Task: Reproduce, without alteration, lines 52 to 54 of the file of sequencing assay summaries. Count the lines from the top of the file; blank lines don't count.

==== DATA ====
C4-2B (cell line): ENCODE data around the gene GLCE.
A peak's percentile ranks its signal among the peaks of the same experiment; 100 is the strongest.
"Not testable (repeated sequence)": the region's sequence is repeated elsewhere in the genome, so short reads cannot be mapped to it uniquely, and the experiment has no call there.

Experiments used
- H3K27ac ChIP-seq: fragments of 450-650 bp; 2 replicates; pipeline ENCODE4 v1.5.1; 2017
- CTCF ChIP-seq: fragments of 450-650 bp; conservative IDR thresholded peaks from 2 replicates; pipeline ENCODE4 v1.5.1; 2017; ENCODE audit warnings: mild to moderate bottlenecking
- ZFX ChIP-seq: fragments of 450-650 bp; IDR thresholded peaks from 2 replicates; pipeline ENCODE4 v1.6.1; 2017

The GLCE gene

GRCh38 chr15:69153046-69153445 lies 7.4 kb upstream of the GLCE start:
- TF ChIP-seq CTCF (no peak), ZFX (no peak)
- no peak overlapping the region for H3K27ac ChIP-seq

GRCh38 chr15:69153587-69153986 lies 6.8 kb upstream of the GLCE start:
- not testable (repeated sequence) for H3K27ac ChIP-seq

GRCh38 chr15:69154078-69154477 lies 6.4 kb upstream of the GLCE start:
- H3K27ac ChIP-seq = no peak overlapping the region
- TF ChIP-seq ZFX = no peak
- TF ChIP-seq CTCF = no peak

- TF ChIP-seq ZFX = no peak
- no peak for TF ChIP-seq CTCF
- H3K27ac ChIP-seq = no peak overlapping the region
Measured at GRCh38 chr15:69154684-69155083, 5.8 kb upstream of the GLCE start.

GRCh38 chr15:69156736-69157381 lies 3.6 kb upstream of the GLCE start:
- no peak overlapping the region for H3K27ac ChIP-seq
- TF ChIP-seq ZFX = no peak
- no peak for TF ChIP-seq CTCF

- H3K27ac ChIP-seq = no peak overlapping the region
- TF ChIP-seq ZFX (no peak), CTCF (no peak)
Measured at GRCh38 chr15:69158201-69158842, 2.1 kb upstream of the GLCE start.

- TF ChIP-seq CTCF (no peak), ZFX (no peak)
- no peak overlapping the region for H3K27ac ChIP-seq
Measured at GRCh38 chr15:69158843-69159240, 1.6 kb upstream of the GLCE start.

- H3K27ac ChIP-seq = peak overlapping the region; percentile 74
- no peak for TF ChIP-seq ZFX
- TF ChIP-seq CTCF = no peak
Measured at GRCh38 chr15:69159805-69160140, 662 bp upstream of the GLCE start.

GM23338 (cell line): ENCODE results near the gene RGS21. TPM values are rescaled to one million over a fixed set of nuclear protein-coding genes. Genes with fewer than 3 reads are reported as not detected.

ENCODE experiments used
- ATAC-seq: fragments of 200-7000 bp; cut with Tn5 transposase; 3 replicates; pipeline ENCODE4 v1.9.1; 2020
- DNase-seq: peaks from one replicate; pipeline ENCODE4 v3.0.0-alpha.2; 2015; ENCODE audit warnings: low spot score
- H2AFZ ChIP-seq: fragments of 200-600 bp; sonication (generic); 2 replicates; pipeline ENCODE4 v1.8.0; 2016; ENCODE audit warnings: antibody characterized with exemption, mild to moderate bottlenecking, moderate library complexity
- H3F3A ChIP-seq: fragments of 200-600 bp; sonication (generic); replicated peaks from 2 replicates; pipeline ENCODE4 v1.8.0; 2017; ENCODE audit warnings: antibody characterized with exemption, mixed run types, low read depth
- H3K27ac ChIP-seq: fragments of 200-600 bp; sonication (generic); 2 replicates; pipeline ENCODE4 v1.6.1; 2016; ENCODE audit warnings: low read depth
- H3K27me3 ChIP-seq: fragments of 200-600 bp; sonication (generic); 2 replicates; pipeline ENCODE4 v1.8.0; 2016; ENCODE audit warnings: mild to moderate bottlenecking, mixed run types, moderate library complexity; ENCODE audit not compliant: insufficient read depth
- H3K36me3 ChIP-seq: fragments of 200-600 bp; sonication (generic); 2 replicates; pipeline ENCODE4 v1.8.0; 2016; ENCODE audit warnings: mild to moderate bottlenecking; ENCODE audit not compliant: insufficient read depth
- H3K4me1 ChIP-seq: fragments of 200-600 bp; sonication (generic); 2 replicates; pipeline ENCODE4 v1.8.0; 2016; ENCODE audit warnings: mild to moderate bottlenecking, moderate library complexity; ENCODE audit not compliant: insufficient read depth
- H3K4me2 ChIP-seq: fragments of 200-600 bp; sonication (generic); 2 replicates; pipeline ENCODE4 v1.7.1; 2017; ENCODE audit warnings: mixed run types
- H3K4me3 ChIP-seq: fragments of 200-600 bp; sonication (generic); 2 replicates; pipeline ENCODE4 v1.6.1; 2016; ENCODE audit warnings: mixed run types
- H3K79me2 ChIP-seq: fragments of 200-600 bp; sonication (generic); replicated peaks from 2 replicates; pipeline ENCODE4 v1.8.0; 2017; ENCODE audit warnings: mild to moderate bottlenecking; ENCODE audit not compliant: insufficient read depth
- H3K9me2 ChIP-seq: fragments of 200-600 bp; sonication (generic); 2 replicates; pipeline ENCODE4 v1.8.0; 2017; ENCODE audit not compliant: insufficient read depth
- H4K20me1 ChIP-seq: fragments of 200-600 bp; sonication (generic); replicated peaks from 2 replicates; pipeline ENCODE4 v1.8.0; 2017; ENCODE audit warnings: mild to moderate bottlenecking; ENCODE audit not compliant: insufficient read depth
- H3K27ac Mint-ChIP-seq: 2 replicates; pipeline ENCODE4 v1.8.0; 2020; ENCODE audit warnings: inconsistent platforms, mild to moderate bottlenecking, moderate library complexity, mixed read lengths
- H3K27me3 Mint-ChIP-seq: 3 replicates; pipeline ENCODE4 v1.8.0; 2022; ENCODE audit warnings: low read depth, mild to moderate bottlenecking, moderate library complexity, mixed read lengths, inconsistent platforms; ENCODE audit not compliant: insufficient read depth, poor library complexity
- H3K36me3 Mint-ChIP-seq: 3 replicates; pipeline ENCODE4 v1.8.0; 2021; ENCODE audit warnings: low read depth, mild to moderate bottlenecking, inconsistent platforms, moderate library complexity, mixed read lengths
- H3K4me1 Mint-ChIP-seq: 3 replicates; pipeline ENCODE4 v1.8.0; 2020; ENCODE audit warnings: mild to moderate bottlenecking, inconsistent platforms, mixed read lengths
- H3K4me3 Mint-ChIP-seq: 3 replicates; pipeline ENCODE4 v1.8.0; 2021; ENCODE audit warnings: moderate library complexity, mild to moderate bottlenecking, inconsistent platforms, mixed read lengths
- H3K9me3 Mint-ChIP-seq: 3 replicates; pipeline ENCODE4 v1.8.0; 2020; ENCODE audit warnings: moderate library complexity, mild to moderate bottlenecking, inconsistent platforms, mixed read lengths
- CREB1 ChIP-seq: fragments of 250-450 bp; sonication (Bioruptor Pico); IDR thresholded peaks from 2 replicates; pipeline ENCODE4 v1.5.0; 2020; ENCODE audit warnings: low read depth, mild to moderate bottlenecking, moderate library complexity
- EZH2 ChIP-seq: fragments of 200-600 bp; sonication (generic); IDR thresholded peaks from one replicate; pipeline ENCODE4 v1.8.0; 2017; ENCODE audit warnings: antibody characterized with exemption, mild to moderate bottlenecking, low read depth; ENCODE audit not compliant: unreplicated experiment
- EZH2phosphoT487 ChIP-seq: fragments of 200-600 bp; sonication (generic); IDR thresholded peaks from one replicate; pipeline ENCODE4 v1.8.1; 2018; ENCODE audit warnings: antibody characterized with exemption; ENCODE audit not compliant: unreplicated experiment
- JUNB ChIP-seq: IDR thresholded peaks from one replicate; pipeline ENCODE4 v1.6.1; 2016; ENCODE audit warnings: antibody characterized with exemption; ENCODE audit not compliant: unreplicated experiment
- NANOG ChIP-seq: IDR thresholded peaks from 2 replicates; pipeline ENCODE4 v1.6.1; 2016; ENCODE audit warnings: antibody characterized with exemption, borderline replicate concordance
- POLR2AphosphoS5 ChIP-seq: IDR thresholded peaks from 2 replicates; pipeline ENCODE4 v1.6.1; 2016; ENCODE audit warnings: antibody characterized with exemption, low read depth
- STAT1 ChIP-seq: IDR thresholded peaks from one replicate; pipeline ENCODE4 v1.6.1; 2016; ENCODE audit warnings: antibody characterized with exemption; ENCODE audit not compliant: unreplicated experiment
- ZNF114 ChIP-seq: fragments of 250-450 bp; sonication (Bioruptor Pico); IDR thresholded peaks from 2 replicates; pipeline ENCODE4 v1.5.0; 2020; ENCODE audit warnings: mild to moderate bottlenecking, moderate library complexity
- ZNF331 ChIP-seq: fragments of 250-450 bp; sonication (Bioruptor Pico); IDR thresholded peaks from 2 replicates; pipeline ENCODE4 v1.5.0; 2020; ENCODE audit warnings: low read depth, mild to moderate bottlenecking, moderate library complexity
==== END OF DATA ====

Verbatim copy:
- H3K27me3 Mint-ChIP-seq: 3 replicates; pipeline ENCODE4 v1.8.0; 2022; ENCODE audit warnings: low read depth, mild to moderate bottlenecking, moderate library complexity, mixed read lengths, inconsistent platforms; ENCODE audit not compliant: insufficient read depth, poor library complexity
- H3K36me3 Mint-ChIP-seq: 3 replicates; pipeline ENCODE4 v1.8.0; 2021; ENCODE audit warnings: low read depth, mild to moderate bottlenecking, inconsistent platforms, moderate library complexity, mixed read lengths
- H3K4me1 Mint-ChIP-seq: 3 replicates; pipeline ENCODE4 v1.8.0; 2020; ENCODE audit warnings: mild to moderate bottlenecking, inconsistent platforms, mixed read lengths